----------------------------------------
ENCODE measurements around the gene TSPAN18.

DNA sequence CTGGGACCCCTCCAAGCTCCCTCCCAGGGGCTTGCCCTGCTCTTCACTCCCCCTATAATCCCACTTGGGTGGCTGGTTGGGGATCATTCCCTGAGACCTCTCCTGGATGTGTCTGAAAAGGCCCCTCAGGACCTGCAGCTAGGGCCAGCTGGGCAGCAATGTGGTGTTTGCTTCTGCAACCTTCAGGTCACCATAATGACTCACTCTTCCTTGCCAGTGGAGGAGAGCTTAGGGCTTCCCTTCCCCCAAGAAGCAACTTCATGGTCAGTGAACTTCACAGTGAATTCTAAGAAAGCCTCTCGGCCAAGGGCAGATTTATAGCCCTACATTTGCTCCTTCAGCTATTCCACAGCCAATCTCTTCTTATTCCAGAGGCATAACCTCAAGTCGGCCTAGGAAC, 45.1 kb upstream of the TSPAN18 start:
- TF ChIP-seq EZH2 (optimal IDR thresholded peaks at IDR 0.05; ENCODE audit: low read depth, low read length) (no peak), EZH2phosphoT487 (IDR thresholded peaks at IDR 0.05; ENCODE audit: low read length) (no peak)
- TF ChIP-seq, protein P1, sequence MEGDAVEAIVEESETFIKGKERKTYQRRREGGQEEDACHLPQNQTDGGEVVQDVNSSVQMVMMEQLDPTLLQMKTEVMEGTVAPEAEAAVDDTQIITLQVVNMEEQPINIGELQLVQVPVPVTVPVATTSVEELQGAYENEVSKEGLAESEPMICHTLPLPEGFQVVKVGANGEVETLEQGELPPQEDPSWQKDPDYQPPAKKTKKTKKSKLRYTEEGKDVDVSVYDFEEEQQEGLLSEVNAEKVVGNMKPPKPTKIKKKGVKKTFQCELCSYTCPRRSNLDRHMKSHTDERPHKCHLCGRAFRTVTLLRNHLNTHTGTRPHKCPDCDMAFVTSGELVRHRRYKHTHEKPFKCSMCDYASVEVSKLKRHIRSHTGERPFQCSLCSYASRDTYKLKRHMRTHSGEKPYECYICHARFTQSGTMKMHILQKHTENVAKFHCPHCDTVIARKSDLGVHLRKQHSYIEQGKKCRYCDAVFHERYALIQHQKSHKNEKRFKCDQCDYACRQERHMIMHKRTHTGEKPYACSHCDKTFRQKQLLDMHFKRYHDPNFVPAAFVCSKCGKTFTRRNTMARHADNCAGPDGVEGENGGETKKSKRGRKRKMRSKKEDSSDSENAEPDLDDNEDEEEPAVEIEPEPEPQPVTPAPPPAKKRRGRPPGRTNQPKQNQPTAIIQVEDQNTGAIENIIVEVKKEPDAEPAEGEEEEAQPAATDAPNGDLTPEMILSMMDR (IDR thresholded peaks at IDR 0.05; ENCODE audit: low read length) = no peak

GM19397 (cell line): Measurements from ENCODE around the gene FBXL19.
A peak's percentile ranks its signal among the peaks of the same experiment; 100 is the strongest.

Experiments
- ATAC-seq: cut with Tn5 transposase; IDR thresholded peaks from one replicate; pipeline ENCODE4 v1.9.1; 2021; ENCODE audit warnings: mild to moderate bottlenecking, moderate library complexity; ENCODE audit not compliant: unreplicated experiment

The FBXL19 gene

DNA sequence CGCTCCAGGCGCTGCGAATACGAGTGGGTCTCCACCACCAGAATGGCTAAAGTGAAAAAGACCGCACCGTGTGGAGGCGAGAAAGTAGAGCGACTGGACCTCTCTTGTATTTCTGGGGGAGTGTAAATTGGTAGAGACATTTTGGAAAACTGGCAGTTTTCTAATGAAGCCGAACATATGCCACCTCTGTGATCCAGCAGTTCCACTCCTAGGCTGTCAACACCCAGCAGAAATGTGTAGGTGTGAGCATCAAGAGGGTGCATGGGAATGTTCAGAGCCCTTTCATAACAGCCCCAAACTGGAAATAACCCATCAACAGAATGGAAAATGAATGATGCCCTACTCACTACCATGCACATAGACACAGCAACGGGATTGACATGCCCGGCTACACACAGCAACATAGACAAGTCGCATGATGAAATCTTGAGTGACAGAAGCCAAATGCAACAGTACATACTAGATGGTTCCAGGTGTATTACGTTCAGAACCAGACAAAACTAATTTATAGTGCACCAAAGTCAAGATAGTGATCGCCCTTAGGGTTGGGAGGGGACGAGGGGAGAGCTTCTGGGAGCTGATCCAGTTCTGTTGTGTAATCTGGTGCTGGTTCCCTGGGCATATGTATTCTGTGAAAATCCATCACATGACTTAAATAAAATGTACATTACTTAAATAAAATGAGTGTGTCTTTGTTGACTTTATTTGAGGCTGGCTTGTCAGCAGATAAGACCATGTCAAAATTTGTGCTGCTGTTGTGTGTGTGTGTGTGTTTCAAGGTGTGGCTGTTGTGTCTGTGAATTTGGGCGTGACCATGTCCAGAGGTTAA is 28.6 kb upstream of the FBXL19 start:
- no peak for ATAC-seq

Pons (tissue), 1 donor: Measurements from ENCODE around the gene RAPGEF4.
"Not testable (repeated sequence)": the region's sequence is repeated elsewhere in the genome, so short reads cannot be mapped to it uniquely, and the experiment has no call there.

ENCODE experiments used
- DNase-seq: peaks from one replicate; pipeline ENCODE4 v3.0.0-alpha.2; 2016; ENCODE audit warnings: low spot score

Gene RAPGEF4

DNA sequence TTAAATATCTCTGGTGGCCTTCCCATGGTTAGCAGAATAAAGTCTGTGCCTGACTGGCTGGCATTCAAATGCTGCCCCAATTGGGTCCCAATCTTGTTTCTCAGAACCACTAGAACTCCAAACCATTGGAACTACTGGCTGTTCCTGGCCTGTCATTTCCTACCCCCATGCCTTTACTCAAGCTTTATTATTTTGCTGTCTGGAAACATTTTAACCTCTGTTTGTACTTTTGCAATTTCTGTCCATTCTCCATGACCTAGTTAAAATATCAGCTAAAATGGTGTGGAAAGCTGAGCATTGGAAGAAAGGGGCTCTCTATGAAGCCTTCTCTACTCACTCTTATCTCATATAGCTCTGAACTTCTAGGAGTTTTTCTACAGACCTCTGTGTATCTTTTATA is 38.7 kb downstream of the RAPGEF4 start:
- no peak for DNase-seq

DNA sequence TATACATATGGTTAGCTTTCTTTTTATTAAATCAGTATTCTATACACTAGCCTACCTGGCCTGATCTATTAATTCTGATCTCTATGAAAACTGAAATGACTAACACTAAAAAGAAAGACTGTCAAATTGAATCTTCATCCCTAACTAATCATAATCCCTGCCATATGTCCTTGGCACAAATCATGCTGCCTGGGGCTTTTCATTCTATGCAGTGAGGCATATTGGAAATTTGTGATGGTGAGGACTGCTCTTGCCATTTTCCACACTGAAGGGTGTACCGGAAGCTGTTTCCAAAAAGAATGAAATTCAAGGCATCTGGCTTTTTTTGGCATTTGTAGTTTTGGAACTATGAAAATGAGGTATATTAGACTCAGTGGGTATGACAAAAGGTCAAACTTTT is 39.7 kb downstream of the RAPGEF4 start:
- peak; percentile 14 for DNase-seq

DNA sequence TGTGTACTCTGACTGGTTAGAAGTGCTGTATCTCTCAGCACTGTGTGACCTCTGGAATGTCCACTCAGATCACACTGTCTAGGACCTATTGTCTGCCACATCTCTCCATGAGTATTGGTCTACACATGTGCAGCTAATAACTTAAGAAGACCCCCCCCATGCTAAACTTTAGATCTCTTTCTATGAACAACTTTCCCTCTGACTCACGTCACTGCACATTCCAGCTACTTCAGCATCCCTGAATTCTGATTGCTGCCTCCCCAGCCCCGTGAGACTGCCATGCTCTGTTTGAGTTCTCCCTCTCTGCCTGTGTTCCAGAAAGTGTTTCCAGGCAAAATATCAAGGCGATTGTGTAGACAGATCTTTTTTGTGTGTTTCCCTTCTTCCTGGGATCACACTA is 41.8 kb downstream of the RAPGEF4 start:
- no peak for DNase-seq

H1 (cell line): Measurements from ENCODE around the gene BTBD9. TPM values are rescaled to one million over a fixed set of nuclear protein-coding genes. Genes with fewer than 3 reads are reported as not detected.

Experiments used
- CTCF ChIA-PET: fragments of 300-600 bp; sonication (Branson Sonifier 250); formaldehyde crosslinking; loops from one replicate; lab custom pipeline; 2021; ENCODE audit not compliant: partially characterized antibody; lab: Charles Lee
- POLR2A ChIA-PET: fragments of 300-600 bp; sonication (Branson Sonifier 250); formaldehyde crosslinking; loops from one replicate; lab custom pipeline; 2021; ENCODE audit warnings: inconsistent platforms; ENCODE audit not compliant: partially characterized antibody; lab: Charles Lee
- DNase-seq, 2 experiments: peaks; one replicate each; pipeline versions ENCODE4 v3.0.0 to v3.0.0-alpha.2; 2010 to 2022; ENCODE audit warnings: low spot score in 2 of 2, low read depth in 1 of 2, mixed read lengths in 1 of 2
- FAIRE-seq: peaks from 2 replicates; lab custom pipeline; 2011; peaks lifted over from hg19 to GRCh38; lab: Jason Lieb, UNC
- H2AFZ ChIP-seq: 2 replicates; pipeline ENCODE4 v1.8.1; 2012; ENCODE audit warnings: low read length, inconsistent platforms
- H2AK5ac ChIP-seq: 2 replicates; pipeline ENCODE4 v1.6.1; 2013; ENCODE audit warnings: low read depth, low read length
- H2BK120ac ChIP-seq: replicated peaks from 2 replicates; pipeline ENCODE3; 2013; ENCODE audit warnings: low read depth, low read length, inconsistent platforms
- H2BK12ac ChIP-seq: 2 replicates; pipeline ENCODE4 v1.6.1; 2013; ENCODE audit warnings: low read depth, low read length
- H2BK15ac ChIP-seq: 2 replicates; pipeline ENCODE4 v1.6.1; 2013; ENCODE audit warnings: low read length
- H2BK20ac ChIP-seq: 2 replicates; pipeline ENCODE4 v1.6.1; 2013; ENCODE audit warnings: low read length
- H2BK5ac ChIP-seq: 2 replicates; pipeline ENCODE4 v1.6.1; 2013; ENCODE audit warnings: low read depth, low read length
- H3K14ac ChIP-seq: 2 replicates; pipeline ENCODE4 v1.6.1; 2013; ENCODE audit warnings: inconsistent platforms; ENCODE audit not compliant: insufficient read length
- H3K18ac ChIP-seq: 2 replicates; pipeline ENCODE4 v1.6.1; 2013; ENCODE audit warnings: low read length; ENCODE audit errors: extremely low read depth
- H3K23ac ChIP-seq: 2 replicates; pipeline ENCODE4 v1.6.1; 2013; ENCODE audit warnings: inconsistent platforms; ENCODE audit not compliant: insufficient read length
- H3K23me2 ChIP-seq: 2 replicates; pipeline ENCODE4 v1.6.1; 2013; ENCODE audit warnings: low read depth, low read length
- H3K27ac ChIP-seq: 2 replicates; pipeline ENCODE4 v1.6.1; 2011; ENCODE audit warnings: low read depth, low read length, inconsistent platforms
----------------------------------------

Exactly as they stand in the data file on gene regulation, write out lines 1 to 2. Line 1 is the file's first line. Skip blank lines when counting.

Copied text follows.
ENCODE measurements around the gene TSPAN18.

DNA sequence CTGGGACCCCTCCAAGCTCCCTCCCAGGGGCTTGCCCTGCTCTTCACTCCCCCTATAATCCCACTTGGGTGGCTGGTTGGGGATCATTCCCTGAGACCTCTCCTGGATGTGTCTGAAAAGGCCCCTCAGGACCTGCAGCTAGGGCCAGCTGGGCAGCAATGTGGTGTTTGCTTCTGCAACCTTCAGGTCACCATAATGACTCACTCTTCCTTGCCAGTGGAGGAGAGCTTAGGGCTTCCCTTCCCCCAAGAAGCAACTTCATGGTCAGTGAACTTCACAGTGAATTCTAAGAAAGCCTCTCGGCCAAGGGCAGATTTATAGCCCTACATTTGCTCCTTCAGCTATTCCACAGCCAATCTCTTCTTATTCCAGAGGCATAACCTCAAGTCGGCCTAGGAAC, 45.1 kb upstream of the TSPAN18 start: